12 íbúar mæla með · Áætlað verð er 2 af 4 ·
The bright, high-ceilinged corner site is decorated with kitsch ornaments, vintage propaganda and other souvenirs collected during owner Julia Pleadin’s time abroad. There’s a mismatch of chairs and tables, including two old cinema chairs with the words “Misery loves company” scrawled across them…
Far from a misery, this bar is just around the corner from Miss Jackson's Cafe and a nice spot to prop and have one or two when waiting for dinner or the next tram. Although you may find yourself stuck there if you're not careful.
Sunday afternoon music. Good in winter with candles and fire burning, mixed local crowd, good drop in bar close to The George for an early evening wine.
Einstök dægrastytting í nágrenninu
Gististaðir í nágrenninu
Heimafólk mælir einnig með
“Take a short walk from the bright lights of St Kilda’s Fitzroy and Acland streets to bask in the warm glow of Love and Dysfunction. The cocktail bar is named after a quote from TV show Will and Grace, and nods playfully to Grey Street's more clandestine nightlife. This is a venue that doesn't take itself too seriously – except when it comes to food and drinks. Expect classic cocktails made with top-shelf spirits and homemade syrups, craft beers and fine wines – all with friendly table service in a home-away-from-home environment. British owner Reg Ridealgh delights in showing off his collection of vintage glass and barware, collected while perfecting his cocktail skills at Gin Palace and Ra Cigar Bar inside Collins Quarter. His love of electro-swing music exemplifies the venue's knack for refreshing twists on classic themes. The Dysfunctional Gimlet (Hendricks gin, lime and elderflower in an absinthe- rinsed glass) is perfect for passing warm nights in the intimate courtyard. In the colder months, seek refuge in the candlelit lounge area with a hot-buttered toffee rum. Here, modern Ottomans are posed next to Chesterfields and antique lamps. The resident kitchen, Rock the Baos, trades in fusion bao such as chicken parmigiana alongside more standard entries such as pork belly.”
- 10 íbúar mæla með
“From the mastermind behind Port Melbourne's Moshi Moshi, Machi is the second restaurant for Japanese-born chef, Tatsuya Yamazaki, whose impeccable skills are the focal point of this sleek bar and restaurant. His traditional technique in preparing sushi and sashimi, along with the constant urge to experiment with non-traditional dishes such as the miso baked barramundi, has seen his creations served in Japan, Spain and London. Quality is of tremendous importance, so weekly visits from a Wagyu beef specialist ensures nothing less than perfection, while using local produce and suppliers is considered essential. His traditional Kyoto-style recipes for preparing sushi rice, miso soup and pork gyoza set a high-standard, while his creative approach and keen eye for detail turns simple food into works of art. Collections of plants, local artworks and light installations decorate the space. Neutral colours and materials, such as Douglas-fir timber, fill the L-shaped room, while the stark contrast between dark-wood tables and chairs, ceilings and floors, white walls and open-kitchen means the food remains the centre of attention. With Asahi on tap, and considered cocktail and sake lists, Machi is a quiet icon of this St Kilda strip.”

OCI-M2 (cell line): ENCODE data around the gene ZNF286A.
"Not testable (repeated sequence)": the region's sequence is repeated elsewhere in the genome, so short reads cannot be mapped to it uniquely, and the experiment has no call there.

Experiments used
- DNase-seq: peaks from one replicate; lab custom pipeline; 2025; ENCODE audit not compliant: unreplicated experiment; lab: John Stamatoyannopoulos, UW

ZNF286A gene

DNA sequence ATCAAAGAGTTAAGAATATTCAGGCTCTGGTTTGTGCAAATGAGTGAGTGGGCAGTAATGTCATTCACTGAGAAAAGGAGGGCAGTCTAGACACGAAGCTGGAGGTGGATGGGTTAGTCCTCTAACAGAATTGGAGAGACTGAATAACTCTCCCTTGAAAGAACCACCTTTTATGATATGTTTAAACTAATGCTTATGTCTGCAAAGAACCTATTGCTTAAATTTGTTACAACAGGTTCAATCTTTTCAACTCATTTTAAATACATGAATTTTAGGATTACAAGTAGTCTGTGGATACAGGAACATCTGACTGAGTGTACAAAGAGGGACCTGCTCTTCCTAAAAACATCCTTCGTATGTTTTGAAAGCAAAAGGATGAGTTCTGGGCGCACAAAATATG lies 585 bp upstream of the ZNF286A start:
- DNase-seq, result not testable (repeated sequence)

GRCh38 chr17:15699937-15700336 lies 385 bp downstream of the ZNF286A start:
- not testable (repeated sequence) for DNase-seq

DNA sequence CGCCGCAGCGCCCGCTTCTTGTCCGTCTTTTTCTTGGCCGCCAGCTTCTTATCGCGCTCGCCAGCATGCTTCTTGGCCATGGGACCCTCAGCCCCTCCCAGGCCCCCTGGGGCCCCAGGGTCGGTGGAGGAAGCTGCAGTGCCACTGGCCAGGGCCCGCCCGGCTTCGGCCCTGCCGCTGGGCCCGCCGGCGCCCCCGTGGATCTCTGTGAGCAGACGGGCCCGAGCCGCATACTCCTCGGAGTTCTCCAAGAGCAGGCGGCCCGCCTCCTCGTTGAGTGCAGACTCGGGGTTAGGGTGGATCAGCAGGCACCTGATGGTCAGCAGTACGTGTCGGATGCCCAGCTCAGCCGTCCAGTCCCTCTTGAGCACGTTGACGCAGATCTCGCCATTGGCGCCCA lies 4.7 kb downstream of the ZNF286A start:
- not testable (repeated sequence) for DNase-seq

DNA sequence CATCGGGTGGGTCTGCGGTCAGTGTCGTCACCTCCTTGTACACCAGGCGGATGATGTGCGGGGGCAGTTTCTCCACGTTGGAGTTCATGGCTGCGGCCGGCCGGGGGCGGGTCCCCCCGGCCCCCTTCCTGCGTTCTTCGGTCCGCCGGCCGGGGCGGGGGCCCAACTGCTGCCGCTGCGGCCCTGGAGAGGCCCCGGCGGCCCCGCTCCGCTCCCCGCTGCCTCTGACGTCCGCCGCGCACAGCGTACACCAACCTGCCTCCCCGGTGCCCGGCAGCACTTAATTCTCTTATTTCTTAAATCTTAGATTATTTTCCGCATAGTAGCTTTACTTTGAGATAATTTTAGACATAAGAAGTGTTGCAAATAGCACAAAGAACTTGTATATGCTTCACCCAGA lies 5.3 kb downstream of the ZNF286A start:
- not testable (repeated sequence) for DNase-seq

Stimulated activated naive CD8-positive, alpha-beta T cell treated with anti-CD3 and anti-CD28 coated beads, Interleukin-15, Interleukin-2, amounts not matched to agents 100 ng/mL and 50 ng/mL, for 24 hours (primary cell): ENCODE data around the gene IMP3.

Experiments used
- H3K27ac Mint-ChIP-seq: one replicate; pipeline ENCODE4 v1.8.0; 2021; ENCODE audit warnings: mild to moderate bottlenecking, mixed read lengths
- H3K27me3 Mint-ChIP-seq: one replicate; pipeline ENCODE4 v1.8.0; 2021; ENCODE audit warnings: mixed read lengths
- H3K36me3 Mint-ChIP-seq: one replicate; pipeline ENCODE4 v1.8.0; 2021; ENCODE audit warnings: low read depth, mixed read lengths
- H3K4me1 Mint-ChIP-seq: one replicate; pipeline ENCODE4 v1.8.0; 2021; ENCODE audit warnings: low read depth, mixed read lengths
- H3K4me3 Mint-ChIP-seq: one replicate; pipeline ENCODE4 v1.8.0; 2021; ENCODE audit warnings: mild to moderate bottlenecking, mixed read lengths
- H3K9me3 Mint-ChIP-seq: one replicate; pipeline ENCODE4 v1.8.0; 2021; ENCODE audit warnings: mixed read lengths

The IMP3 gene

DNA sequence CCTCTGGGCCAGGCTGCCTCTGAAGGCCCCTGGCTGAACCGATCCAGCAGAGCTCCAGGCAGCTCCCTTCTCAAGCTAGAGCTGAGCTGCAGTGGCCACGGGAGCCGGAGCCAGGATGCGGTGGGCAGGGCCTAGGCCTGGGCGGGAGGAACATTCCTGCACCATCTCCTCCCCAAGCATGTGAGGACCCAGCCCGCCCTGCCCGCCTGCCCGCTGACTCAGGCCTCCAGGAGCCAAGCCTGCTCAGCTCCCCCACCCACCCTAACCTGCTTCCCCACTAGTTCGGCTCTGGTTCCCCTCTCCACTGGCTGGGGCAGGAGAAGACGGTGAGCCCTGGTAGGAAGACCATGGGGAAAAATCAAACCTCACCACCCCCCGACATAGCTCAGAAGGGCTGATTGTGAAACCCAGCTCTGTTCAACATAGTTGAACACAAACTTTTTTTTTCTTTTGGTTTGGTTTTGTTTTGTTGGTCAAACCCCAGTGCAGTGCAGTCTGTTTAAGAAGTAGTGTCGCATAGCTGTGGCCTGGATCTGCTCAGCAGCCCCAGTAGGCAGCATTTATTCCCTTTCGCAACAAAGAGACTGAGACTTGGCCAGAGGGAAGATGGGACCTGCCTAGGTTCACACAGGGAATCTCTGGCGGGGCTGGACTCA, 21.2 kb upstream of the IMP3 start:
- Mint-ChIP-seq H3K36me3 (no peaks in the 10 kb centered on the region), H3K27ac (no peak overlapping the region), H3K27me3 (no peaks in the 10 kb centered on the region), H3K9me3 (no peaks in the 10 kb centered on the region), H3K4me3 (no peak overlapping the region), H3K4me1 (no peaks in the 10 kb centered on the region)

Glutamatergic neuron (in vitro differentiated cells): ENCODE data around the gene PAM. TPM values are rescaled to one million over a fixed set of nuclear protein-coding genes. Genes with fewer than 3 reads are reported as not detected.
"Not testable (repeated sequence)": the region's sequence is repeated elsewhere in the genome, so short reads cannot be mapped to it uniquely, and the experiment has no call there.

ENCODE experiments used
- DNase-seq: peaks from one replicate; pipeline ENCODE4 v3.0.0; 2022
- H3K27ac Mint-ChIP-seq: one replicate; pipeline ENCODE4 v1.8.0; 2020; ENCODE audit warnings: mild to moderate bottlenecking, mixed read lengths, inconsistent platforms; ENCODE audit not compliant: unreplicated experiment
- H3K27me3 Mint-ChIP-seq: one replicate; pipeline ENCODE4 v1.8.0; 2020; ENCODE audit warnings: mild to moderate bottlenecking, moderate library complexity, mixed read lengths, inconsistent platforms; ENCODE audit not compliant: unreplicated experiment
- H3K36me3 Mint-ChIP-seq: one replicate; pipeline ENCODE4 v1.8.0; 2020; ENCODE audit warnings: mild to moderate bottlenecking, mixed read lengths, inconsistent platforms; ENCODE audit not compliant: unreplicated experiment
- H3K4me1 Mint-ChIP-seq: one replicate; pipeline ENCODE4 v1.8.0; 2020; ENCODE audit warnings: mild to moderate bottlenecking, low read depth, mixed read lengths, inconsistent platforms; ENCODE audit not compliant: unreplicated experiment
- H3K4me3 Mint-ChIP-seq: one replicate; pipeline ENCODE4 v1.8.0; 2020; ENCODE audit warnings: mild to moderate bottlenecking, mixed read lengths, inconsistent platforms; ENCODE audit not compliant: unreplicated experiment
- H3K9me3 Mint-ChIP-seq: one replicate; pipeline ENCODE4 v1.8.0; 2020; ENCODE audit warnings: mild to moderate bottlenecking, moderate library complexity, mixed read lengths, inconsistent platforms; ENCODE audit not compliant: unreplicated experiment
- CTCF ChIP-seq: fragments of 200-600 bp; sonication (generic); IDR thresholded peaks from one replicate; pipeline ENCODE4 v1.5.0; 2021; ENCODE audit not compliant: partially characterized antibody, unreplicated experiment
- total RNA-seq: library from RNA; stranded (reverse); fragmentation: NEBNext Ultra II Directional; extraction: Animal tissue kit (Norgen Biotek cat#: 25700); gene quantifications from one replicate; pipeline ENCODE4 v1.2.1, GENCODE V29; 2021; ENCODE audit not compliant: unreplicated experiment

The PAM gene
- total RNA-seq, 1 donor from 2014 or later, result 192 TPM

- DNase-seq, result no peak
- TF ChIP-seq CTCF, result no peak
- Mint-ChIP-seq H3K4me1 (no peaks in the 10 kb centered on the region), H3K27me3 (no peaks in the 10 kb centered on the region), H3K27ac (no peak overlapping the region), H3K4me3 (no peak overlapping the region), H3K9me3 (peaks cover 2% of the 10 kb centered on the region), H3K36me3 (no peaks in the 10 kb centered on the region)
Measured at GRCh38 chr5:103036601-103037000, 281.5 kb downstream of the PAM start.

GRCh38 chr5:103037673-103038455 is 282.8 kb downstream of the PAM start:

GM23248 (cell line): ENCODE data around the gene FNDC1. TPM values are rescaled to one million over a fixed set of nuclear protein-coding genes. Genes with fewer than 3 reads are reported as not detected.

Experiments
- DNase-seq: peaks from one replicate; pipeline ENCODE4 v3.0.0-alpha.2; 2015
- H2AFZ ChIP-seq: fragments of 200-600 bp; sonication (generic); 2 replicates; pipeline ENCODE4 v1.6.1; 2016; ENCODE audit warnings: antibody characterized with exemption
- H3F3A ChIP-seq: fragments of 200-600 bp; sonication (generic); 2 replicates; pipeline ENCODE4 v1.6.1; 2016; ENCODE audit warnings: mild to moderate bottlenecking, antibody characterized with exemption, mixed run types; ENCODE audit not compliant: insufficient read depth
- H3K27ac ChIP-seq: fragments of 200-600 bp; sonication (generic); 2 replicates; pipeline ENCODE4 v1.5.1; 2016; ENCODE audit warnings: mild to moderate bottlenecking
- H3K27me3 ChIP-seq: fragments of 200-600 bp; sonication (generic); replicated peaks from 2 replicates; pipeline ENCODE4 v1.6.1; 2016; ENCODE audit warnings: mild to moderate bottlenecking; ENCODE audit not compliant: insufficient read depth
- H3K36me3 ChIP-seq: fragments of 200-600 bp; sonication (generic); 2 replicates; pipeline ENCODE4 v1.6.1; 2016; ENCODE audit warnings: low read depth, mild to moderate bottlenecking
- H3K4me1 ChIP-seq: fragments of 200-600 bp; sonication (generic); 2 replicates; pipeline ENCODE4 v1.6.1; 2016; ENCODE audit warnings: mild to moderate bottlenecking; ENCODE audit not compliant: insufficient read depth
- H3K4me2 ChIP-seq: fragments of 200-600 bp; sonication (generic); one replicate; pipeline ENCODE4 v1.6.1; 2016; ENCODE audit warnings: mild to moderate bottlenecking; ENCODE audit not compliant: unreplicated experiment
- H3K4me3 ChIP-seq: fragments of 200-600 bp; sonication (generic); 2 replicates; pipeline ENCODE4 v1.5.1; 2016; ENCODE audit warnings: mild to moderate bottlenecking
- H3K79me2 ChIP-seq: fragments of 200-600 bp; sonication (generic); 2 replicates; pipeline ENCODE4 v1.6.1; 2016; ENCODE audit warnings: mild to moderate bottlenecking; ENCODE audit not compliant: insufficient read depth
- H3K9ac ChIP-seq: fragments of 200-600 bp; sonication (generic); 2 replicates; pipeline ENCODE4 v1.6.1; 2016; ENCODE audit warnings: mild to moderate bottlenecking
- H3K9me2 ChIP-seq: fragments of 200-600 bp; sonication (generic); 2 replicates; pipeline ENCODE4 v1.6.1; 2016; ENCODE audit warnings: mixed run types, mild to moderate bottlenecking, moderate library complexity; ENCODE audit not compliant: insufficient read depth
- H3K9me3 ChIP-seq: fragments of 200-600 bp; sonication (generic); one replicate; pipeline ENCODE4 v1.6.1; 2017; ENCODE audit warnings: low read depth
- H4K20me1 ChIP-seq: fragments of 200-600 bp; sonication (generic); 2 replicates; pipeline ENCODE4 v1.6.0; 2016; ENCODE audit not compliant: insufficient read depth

- 7 íbúar mæla með
“The George Hotel, established in 1857, is an important part of St Kilda’s history. When Liam Ganley turned it into Freddie Wimpoles, he fitted out the 150-seat space as a hunter lodge–style bar, with dark timbers, a feature wall of beer cans and antler chandeliers. There’s a mix of seating options including large communal tables if you’re with a big group, square four-seaters if you’re looking for something more intimate, and bar tables and stools if you’re only in for a drink. Beer is the main offering. The name, Freddie Wimpoles, pays homage to a Frederick Wimpole who purchased The George in 1873, became mayor of St Kilda in 1886 and director of the Melbourne Co-operative Brewing Company (now Carlton & United Breweries) in the late 1800s. Twelve beers, both local and international, rotate through the taps. An extensive range of canned and bottled brews is also available. If you don’t fancy beer, there are 180 spirits to choose from. An American deli–style menu of subs, sandwiches and hot dogs complement the drink offerings. There’s a classic Reuben and the Traditional French Dip (a roast-beef and horseradish sandwich with beef juice for dipping). A vegetarian sub with roasted eggplant, Swiss mushroom and vintage cheddar is also available.”
- 7 íbúar mæla með
“When Luke Maguinness and Anna Olsson returned home after nine years working the corporate life in Sweden, they decided to forgo the office attire and open this little Scandinavian cafe. Nord Cafe is simple. It serves traditional Scandinavian sandwiches and sweets alongside Red Star coffee. The menu features everything from the timeless ham, cheese and tomato toastie with bread from Noisette Bakery, to the classic raksmorgas open prawn sandwich on homemade Danish rye. These choices are proof the humble sandwich can pack big flavours. Lined up neatly on the wooden counter top are several cookie jars filled with sweets made in-house by Olsson, who’s from Sweden. Treat yourself to pepparkokor, a spiced cookie similar to a gingerbread biscuit, or kolasnittar, which is a traditional caramel cookie. The menu also offers fresh cold-pressed juices. Aside from bringing fresh Scandinavian flavours to the streets of St Kilda, the duo also wanted to spark a new approach to cafe culture. Inspired by the Swedish word fika, which loosely translates to “coffee break”, Nord isn’t about rushing in and out for your morning takeaway. In Sweden they take the time to enjoy the menu; to sit, sip and be social.”
- 4 íbúar mæla með